FREE email course
Have a question?


ANLP logo
New Workbook
Workbook
Change Work October 2006

Mirror, mirror

The other day I watched "Death of a President" on TV.  It's a fictional account, set a year in the future, of George Bush's assassination. It mixes drama with real news footage in a very convincing way.

The circumstances of the fictional assassination are completely plausible - after all, several Presidents, and aspirants, have been shot.  What's more speculative is how the succeeding President responds - but if you haven't seen it I won't spoil the repeat for you!

Now, this article isn't about politics, or the arguments for and against making the programme.  Rather, I want to pick up on how Bush, and others, gain trust and affection - even adoration.

In the film, Bush is visiting Chicago to make a speech.  Despite large crowds of protestors turning out, his supporters seem to love him even more. One "eyewitness" talked about how George W was (is?) brilliant at making contact with people. They said something like, "When he shakes your hand and looks you in the eye, it's like you're the only person in the world. For that moment, he gives you 100% of his attention."  One man in the crowd (and I think this was genuine archive film) was overwhelmed and giggled like a child when Bush spoke to him.

From my own observation, his self-deprecating manner clearly wins over people who are "friendly" to begin with (even if it invites ridicule from his opponents).  It seems that all successful politicians in America have perfected their own way of "connecting".

In contrast, I once met several members of our Royal Family and got absolutely no sense of connecting at all. Admittedly, I only had about one second with each of them (passing down the line), but that was long enough to pick up the mood: "polite" rather than "warm". What you might expect from people with hereditary positions and a certain dignity to maintain?

So, what is it that George Bush and his fellow politicians are doing?  How do you gain such instant rapport?

The direct eye contact and complete attention say, "I'm interested in you" and that implies "We're equal" - at least for this moment. And it's this sense of equality that characterises rapport. By "equality" I don't mean being on the same social, intellectual or economic level.  Rather, in this context it implies being the same.

Rapport has been defined as "unconscious sameness" - if you perceive another person as being the same as you in some sense then you will feel more comfortable with them than if you perceived only differences.  So when you meet someone for the first time you automatically check for similarities - although you're probably not aware that you're doing this.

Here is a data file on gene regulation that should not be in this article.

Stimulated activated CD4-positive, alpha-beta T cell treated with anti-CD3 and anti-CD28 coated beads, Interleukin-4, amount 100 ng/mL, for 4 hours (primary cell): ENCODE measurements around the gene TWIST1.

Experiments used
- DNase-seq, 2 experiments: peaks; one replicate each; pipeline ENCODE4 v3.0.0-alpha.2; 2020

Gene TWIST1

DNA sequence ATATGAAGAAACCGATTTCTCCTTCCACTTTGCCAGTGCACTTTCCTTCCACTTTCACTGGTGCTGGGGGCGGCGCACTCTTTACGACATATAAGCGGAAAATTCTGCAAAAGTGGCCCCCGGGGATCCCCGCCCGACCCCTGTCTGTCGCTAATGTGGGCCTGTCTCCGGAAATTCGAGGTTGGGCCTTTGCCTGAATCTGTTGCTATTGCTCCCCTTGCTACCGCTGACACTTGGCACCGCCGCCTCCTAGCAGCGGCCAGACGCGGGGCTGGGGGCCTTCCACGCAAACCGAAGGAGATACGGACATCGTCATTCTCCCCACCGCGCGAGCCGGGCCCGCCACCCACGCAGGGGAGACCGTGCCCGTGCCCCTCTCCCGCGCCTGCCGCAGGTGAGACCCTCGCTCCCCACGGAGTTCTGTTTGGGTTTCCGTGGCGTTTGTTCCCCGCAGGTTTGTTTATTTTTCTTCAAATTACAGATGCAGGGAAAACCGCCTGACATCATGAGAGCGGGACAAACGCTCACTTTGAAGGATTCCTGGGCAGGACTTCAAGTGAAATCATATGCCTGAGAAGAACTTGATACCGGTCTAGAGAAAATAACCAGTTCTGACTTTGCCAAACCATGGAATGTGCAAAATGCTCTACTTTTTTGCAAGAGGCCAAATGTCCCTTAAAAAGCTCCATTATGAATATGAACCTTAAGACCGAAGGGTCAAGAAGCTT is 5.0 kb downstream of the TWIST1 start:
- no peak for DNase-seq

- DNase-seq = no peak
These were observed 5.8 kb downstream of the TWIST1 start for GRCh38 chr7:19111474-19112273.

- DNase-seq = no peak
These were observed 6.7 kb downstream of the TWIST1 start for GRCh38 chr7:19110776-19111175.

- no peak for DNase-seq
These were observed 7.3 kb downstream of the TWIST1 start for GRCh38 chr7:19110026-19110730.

And what are the first things you notice?  By necessity they are the superficial aspects of appearance, posture, gaze direction and gesture, followed by voice (tone, volume, accent, pace) and language.  You unconsciously compare some or all of these factors with yourself.  If they pass the threshold of "sameness", then you feel comfortable and inclined to trust them.  If they aren't sufficiently like you, then you will feel uneasy, even repelled.

Health warning:  In what follows, it's assumed that we are looking for a win-win result and not trying to manipulate.  "Manipulation" means forcing someone to do something that's not in their interests.  In management (and life in general), it's usually helpful to be able to establish rapport with others as quickly as possible so that interactions can proceed more easily and productively.  This will be in everyone's interests.

You can build rapport by paying attention to the other person's physiology and behaviour and then matching as many aspects of them as possible. So, for them, it's a bit like looking in a mirror - but not exactly.  This has to be subtle.

The great communicators, the charismatic leaders all do this unconsciously.  Whether they learned it deliberately from a presentation consultant or just assimilated it during their social development, they are now so practised that they don't have to think about it.  Anyone can do the same - it just needs the practice.

Summarising the key factors: you have to look for and match:

And for longer term, deep rapport, matching:

When you can do these things easily and unselfconsciously, as you will after practising, you'll be able to gain rapport with most of the people you meet almost instantly.

So what do you do after that?

See next month's article!